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Anyone use the new SPOT Satellite GPS Messenger

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Postby MoapaPk » Wed Oct 07, 2009 11:42 am

peakhugger wrote:MoapaPk and Wastral:

Are y'all referring to your experience with the new SPOT Satellite GPS Messenger? It's only been out a few weeks or so....


Wastral's diversion brought us to the old SPOT, since his experiences were over a year ago, and I purchased mine 1.5 years or so back. The initial part of the conversation dealt more with the differences between a SPOT and avy beacon (e.g. the latter uses a longer lambda). The new SPOT uses the same wavelength as the old SPOT, but may have better reception and stronger transmission. The new unit requires 3 Li AAA, whereas the old one required 2 Li AA. The new unit seems like it may have decreased battery life; I don't know if that is because the battery power is less, or because the transmission power is greater.
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Postby Wastral » Wed Oct 07, 2009 9:19 pm

From SPOTS website on coverage...

SPOT works around the world, including virtually all of the continental United States, Canada, Mexico, Europe and Australia, portions of South America, Northern Africa, and North-Eastern Asia and hundreds or thousands of miles offshore of these areas. In Russia, the GPS accuracy of your SPOT is limited (degraded) in accordance with Russian regulations restricting the accuracy of GPS performance for devices utilized in Russia.

99% OR BETTER PROBABILIITY OF SUCCESSFULLY SENDING A SINGLE MESSAGE WITHIN 20 MINUTES.
96% TO 99% PROBABILITY OF SUCCESSFULLY SENDING A SINGLE MESSAGE WITHIN 20 MINUTES.
REDUCED OR NO COVERAGE AVAILABLE WITHIN A 20 MINUTE PERIOD.
NO COVERAGE IN THIS AREA.


Last Updated 10/08/2008. Estimated coverage area. Actual coverage may vary. Success rates are forecasts for a SPOT messenger to successfully deliver a single message during a 20-minute period, based on network availability. Additionally, in everyday conditions it is normal for some messages to be blocked by your environment, such as hills or buildings. That 's why the SPOT Messenger is scheduled to automatically send multiple messages in every mode - giving you excellent overall reliability.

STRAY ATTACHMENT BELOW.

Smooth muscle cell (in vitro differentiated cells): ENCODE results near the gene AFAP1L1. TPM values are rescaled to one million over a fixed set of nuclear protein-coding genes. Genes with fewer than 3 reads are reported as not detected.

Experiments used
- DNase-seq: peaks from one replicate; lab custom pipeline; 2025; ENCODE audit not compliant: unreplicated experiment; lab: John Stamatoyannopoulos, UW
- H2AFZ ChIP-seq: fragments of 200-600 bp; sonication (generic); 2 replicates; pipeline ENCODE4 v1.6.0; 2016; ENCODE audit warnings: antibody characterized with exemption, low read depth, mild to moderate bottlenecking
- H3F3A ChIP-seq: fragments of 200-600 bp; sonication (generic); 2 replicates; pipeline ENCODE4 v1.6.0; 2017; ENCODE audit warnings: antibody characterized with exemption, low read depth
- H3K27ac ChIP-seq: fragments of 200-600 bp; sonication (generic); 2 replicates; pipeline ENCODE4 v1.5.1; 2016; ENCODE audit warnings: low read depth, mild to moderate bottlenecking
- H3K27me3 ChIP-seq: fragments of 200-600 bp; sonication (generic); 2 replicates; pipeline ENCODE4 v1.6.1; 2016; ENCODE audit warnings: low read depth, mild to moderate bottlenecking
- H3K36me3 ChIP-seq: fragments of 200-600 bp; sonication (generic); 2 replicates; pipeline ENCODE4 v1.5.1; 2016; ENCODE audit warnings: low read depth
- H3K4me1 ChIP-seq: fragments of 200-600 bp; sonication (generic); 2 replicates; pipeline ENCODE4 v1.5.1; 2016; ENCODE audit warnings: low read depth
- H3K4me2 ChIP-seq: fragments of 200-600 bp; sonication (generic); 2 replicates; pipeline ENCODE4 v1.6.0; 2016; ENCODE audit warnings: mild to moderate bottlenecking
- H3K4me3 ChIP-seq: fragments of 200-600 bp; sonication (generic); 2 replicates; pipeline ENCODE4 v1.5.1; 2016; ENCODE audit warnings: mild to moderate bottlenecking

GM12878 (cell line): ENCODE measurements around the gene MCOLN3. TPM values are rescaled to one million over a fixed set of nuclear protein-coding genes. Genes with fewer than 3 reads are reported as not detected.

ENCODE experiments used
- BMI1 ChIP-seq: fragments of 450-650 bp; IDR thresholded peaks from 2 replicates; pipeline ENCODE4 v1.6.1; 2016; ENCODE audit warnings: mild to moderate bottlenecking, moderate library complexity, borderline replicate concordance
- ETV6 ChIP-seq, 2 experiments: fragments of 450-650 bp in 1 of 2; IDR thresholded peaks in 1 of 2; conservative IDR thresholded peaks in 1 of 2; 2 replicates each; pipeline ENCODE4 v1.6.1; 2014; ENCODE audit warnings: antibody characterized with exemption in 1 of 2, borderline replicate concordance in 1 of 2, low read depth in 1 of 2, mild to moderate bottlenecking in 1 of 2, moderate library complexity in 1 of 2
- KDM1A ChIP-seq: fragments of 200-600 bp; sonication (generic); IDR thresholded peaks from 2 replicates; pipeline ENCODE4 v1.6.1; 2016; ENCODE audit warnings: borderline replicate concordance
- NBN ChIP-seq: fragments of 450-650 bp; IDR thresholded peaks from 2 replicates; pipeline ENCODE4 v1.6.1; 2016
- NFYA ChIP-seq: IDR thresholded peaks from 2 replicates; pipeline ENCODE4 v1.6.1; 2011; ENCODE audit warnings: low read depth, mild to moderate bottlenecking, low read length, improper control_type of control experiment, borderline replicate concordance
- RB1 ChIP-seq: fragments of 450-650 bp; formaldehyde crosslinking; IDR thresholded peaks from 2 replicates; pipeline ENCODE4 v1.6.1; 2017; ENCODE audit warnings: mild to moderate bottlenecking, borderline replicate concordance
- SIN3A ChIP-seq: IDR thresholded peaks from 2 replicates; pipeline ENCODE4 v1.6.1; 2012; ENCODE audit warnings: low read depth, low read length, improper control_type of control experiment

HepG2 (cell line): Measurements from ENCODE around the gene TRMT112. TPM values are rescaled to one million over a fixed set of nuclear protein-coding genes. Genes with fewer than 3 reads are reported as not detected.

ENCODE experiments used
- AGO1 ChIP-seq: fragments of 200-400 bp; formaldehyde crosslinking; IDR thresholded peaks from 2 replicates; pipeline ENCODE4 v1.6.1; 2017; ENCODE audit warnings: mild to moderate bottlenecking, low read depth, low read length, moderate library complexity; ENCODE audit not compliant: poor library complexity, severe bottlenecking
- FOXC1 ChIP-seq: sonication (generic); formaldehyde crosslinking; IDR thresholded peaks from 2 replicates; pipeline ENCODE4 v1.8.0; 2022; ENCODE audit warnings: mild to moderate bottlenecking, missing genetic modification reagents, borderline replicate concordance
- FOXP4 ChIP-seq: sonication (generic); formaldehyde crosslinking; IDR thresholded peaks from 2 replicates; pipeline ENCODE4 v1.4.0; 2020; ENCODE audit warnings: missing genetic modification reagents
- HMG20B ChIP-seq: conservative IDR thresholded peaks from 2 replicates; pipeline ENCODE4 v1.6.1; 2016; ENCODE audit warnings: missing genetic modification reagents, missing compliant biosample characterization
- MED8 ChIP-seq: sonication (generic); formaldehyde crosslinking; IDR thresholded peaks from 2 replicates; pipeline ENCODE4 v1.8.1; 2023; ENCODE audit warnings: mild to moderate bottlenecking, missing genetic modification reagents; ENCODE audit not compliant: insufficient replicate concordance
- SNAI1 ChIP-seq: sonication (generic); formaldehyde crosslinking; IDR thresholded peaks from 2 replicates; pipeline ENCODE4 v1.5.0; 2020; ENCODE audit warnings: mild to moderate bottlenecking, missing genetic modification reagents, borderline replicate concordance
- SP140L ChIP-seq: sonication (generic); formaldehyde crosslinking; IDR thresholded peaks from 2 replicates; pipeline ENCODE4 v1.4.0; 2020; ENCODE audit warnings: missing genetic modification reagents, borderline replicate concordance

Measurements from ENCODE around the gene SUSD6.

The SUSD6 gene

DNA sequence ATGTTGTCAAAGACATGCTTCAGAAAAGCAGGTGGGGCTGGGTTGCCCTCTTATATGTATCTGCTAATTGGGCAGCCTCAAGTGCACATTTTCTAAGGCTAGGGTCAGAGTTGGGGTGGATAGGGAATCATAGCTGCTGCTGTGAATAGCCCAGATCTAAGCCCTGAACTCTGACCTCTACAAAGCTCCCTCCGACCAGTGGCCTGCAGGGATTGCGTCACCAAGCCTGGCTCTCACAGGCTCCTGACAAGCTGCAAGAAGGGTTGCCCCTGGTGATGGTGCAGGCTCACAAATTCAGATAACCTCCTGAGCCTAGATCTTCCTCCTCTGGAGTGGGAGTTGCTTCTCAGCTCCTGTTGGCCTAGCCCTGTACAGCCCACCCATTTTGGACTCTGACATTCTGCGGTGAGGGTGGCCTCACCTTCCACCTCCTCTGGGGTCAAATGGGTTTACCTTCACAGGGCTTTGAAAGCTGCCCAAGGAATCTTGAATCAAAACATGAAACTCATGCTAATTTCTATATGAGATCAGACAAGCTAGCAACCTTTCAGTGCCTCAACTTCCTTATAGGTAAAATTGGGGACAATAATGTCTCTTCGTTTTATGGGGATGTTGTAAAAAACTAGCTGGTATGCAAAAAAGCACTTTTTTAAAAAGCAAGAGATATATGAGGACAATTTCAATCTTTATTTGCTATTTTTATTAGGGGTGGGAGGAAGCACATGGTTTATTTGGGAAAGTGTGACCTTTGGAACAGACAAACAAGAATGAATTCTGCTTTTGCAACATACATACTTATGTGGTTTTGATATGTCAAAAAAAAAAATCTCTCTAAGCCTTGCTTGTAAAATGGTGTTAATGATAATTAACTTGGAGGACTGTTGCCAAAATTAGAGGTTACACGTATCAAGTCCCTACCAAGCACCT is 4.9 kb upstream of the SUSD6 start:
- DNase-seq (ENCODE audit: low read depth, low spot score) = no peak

.... They even say it won't work in all places. Would probably get an emergency signal out though to a single satellite but would not have gps coords...

Power on an antenna depends on voltage and current. So if the power difference between the new model and old model are the same for signal strength then they will both work the same. Now if they kept the current the same, but increased the voltage, 3 1.5v batteries vrs 2, then we could be seeing a better SPOT messenger device.

Brian
MoapaPk wrote:
peakhugger wrote:MoapaPk and Wastral:

Are y'all referring to your experience with the new SPOT Satellite GPS Messenger? It's only been out a few weeks or so....


Wastral's diversion brought us to the old SPOT, since his experiences were over a year ago, and I purchased mine 1.5 years or so back. The initial part of the conversation dealt more with the differences between a SPOT and avy beacon (e.g. the latter uses a longer lambda). The new SPOT uses the same wavelength as the old SPOT, but may have better reception and stronger transmission. The new unit requires 3 Li AAA, whereas the old one required 2 Li AA. The new unit seems like it may have decreased battery life; I don't know if that is because the battery power is less, or because the transmission power is greater.
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Postby MoapaPk » Wed Oct 07, 2009 9:36 pm

Wastral wrote:
.... They even say it won't work in all places. Would probably get an emergency signal out though to a single satellite but would not have gps coords...


Rather than use the verbiage on the SPOT web site, just look at the coverage map:
http://www.findmespot.com/en/index.php?cid=109
Image
The darker yellow is the > 99% likelihood (within 20 minutes) coverage area.

Most SPOT restrictions are similar to the restrictions for a normal handheld GPS. The few times I did not get a satellite sync on the (older) SPOT, my normal GPS was giving 4-10 time the typical estimated error, possibly due to a freak bad constellation of satellites, and I gave the unit <20 minutes before moving.

Power on an antenna depends on voltage and current. So if the power difference between the new model and old model are the same for signal strength then they will both work the same. Now if they kept the current the same, but increased the voltage, 3 1.5v batteries vrs 2, then we could be seeing a better SPOT messenger device.


I'm referring to the transmission power, which is 0.16 watts for the new model, but is unspecified for the old model (at least I can't find the data). Nominally AAs and AAAs have the same voltage, but the mAh is obviously less for the latter. Supposedly, the new unit has a more sensitive GPS receiver, and more sophisticated directionality for satellite detection. Time will tell.
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Postby Wastral » Thu Oct 08, 2009 10:39 pm

Yea, I looked and could not find the power for the old SPOT antenna under the 2 AA batteries.
Nice picture capture by the way. Was too lazy to do it. +)
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